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J Allergy Clin Immunol. 2017 Feb;139(2):400-407. doi: 10.1016/j.jaci.2016.11.003. Epub 2016 Nov 18.

Disaggregating asthma: Big investigation versus big data.

Author information

1
Department of Paediatrics, Imperial College, London, United Kingdom.
2
School of Social and Community Medicine, Faculty of Health Sciences, University of Bristol, Bristol, United Kingdom.
3
Division of Infection, Immunity and Respiratory Medicine, Faculty of Biology, Medicine and Health, University of Manchester, Manchester, United Kingdom.
4
Health Informatics, Faculty of Biology, Medicine and Health, University of Manchester, Manchester, United Kingdom.
5
Microsoft Research, Cambridge, United Kingdom.
6
Department of Paediatrics, Imperial College, London, United Kingdom. Electronic address: a.custovic@imperial.ac.uk.

Abstract

We are facing a major challenge in bridging the gap between identifying subtypes of asthma to understand causal mechanisms and translating this knowledge into personalized prevention and management strategies. In recent years, "big data" has been sold as a panacea for generating hypotheses and driving new frontiers of health care; the idea that the data must and will speak for themselves is fast becoming a new dogma. One of the dangers of ready accessibility of health care data and computational tools for data analysis is that the process of data mining can become uncoupled from the scientific process of clinical interpretation, understanding the provenance of the data, and external validation. Although advances in computational methods can be valuable for using unexpected structure in data to generate hypotheses, there remains a need for testing hypotheses and interpreting results with scientific rigor. We argue for combining data- and hypothesis-driven methods in a careful synergy, and the importance of carefully characterized birth and patient cohorts with genetic, phenotypic, biological, and molecular data in this process cannot be overemphasized. The main challenge on the road ahead is to harness bigger health care data in ways that produce meaningful clinical interpretation and to translate this into better diagnoses and properly personalized prevention and treatment plans. There is a pressing need for cross-disciplinary research with an integrative approach to data science, whereby basic scientists, clinicians, data analysts, and epidemiologists work together to understand the heterogeneity of asthma.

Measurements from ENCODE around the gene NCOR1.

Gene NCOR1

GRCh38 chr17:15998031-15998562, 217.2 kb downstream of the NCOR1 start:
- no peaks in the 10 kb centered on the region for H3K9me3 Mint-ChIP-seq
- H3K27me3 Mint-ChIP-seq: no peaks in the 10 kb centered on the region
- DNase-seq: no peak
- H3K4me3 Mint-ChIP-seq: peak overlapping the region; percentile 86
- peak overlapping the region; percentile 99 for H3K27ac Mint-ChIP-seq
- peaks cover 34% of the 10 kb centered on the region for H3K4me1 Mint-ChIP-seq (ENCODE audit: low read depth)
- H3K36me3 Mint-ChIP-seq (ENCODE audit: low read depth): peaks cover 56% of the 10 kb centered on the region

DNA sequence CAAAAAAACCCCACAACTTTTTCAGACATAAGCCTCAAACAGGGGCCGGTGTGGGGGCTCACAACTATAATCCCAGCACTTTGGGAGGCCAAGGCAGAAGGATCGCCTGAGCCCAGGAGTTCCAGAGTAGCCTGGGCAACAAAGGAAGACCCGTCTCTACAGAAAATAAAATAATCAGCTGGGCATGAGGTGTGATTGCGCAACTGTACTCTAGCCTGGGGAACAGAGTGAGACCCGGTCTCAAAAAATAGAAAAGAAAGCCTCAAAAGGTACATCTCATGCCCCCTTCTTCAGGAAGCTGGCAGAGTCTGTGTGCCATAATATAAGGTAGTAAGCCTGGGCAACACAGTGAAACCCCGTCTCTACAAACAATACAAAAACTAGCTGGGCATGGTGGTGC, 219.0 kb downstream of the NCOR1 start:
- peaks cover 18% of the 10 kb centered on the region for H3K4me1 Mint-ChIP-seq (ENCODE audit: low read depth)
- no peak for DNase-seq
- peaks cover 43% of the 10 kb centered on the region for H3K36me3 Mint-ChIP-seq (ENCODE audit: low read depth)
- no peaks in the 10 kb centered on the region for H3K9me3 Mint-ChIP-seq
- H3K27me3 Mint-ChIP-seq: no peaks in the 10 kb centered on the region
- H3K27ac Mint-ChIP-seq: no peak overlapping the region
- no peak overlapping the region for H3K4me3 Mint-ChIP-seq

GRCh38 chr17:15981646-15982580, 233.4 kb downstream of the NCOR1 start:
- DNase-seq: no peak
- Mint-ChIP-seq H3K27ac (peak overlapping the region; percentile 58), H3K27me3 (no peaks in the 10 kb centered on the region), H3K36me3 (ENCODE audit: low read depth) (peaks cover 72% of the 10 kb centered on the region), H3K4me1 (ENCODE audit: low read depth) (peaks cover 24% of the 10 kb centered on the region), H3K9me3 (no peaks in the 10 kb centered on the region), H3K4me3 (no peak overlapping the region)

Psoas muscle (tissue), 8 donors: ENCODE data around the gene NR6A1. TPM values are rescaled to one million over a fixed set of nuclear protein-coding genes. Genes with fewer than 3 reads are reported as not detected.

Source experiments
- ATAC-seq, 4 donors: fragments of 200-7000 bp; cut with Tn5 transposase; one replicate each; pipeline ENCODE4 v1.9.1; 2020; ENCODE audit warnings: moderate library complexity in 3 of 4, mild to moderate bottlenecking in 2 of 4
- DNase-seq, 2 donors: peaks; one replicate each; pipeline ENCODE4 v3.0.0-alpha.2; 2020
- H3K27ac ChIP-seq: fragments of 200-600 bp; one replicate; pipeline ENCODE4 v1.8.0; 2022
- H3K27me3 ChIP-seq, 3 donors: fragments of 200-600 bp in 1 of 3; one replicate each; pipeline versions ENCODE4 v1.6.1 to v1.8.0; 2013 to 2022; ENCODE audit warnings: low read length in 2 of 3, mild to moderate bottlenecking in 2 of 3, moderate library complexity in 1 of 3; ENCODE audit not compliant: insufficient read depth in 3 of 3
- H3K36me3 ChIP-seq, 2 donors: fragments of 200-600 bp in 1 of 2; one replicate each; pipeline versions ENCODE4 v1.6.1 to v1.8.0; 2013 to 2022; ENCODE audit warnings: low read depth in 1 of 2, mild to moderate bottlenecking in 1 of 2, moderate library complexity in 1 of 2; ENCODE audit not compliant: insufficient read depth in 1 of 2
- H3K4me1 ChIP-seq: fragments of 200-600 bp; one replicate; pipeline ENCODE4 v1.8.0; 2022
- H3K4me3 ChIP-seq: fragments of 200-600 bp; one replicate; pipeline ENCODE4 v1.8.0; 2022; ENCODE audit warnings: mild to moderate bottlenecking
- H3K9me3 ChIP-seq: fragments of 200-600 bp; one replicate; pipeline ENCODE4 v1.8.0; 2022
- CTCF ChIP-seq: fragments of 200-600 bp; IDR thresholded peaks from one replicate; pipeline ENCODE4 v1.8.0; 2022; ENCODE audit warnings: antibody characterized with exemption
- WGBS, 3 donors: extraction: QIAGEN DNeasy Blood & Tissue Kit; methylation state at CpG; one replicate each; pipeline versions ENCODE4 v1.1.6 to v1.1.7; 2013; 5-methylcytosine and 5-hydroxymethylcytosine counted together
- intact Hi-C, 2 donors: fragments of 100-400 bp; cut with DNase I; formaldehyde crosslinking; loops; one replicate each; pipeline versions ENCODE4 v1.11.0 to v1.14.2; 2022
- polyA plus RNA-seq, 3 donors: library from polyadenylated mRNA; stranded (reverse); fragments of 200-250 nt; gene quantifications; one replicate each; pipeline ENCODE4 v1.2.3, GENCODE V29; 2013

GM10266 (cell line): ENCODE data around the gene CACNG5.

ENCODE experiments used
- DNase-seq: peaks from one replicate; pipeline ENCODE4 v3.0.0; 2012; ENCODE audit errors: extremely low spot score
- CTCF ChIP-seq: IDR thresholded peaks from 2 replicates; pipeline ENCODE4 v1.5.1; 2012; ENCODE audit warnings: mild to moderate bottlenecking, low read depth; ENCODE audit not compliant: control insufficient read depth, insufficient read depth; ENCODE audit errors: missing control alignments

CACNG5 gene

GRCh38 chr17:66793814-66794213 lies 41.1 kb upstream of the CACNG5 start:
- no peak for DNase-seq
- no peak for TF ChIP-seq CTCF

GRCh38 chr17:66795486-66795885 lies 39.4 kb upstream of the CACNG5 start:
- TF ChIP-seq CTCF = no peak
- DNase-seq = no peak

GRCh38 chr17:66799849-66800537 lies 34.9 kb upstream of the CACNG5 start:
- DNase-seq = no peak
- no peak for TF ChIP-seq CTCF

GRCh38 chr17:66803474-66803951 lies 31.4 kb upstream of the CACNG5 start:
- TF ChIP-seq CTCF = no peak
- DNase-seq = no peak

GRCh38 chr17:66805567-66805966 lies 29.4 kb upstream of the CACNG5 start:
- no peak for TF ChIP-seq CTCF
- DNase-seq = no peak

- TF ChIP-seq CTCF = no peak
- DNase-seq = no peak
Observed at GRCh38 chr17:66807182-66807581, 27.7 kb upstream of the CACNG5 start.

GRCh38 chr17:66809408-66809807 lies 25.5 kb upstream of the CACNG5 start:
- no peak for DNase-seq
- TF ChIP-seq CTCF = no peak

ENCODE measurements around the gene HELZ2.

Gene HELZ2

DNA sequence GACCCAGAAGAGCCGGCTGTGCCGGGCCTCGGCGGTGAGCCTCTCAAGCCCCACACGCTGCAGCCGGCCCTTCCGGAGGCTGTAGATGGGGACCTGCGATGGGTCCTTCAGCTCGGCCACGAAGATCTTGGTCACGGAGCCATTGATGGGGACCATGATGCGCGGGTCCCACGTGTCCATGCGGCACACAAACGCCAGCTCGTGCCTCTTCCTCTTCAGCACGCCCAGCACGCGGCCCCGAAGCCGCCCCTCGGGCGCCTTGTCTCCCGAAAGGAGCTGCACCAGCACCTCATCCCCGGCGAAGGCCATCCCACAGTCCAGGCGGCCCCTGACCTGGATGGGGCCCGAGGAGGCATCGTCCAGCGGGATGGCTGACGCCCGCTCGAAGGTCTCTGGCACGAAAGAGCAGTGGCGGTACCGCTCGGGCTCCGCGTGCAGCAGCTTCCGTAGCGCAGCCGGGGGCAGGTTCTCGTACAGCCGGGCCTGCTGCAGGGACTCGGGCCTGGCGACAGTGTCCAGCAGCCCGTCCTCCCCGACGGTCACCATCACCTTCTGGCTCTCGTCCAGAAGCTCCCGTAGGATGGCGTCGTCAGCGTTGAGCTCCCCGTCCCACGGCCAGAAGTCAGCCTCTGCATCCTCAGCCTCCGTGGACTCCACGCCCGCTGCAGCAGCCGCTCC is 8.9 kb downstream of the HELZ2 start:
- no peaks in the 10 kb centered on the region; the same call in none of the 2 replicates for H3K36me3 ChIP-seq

KEYWORDS:

Asthma; big data; birth cohorts; endotypes; machine learning

PMID:
27871876
PMCID:
PMC5292995
DOI:
10.1016/j.jaci.2016.11.003
[Indexed for MEDLINE]
Free PMC Article

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